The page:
On April 29th the European Union passed a 2-year ban on neonicotinoids, a systemic, neurotoxic pesticide widely used in agriculture. These pesticides are suspected of slowly poisoning the bees (as well as other insects, birds, and aquatic life). A farmer friend of mine who uses corn seed treated with this pesticide has been told by the seed producer that the pesticide only remains in the plant until it is about 4 to 6 inches tall. However, beekeepers believe it stays in the plant and is collected along with the corn pollen and slowly kills the bees. I have friends and family members who farm thousands of acres of land and rely on these seeds and on the companies that sell them. I've had conversations with them and so understand their dilemma. I guess we'll find out in the next couple of years by following what happens in Europe?
In the meantime, I can't wait for others to solve my problem. What I do know for sure is that my 1- and 2-year-old hives seem to do well and then collapse. That means until this mystery is solved, I need to make sure I always have 1- and 2- year-old hives to keep the bees going!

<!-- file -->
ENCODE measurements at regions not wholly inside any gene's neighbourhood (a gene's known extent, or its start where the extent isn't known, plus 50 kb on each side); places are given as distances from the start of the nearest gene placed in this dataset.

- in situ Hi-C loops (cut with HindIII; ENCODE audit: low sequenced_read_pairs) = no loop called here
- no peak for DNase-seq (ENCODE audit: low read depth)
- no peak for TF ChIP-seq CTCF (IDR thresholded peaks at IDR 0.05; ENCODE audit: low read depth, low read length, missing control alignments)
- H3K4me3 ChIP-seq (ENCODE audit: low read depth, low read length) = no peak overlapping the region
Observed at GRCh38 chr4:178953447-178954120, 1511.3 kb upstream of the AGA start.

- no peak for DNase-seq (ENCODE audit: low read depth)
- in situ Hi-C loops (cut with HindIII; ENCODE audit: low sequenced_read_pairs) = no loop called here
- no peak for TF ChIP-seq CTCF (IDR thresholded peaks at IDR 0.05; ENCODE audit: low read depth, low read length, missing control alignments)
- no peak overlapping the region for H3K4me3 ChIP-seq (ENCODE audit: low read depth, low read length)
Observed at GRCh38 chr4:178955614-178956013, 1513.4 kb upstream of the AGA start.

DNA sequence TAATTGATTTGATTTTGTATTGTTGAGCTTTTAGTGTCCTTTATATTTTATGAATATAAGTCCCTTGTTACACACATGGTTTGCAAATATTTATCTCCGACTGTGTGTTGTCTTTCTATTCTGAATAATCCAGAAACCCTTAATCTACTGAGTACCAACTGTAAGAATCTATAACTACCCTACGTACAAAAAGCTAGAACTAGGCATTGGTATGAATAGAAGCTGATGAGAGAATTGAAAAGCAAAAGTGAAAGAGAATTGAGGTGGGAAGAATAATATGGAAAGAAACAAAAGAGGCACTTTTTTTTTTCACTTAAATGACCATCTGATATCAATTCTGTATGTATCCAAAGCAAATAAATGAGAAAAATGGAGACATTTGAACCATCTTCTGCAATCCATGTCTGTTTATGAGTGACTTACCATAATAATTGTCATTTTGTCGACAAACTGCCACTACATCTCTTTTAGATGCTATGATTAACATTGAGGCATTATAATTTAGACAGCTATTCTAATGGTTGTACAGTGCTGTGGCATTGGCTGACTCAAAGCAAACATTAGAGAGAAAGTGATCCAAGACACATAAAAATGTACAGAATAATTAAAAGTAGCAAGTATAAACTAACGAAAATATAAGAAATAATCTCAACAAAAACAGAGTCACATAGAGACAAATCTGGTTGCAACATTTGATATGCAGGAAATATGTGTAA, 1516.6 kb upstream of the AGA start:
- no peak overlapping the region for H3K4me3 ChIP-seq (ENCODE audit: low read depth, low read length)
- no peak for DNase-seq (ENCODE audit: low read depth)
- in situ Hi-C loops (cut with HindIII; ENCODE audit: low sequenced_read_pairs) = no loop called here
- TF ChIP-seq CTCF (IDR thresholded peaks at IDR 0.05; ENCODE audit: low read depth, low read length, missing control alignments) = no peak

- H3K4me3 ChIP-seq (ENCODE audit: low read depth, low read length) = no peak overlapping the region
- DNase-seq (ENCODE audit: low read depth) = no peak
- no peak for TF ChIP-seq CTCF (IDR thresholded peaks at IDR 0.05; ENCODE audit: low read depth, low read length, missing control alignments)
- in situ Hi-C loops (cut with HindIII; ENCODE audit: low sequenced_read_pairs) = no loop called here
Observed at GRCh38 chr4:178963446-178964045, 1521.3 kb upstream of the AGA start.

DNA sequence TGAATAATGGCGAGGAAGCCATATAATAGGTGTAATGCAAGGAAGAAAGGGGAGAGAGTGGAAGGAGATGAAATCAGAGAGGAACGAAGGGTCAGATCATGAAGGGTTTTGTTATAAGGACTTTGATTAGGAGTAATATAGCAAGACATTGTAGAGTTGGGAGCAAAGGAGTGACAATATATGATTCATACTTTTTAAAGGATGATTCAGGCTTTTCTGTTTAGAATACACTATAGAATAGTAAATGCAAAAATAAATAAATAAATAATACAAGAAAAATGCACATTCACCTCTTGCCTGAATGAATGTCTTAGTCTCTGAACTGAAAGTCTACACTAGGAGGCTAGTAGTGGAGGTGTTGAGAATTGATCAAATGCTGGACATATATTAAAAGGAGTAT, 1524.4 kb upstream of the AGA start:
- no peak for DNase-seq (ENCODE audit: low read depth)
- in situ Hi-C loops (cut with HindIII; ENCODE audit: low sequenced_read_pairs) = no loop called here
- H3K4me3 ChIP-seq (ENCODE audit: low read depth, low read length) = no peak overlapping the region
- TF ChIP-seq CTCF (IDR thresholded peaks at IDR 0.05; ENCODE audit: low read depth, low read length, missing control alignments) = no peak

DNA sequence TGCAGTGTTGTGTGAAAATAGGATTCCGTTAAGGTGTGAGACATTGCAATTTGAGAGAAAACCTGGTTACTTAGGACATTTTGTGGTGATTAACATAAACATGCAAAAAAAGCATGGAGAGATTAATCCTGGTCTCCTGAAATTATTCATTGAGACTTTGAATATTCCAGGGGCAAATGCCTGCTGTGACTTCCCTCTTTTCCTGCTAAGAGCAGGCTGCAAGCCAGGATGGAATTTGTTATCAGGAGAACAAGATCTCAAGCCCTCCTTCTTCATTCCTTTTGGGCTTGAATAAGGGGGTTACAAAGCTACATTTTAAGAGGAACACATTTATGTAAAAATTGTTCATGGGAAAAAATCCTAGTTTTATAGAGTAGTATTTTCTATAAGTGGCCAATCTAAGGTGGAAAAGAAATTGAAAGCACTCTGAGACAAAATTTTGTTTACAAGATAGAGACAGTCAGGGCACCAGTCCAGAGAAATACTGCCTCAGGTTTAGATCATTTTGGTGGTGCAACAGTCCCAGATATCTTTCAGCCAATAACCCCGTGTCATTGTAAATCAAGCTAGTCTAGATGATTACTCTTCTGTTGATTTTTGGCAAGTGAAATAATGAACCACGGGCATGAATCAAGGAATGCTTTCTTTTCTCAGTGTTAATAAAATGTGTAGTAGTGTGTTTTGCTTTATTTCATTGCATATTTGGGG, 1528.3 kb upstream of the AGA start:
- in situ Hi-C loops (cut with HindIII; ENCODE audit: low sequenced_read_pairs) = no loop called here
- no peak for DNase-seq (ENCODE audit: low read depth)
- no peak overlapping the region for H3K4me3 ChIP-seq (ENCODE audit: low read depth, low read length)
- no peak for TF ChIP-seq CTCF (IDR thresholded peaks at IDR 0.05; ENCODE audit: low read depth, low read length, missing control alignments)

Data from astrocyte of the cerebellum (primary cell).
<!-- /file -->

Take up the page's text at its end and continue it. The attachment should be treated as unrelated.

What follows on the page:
I would encourage other would-be beekeepers to do the same. If you get into beekeeping, make sure you begin with more than one hive and then learn how to make nucleus hives each year from your established hives (see earlier post on how to do this). Keeping these pollinators alive is important. Whatever is killing them is most likely affecting other beneficial and pollinating insects as well.
I recently read a report on robo-bees! Believe it or not, companies are funding research to create miniature flying robots to pollinate crops! I'm wondering if the funding comes from the same companies who are killing the bees while saying they're not?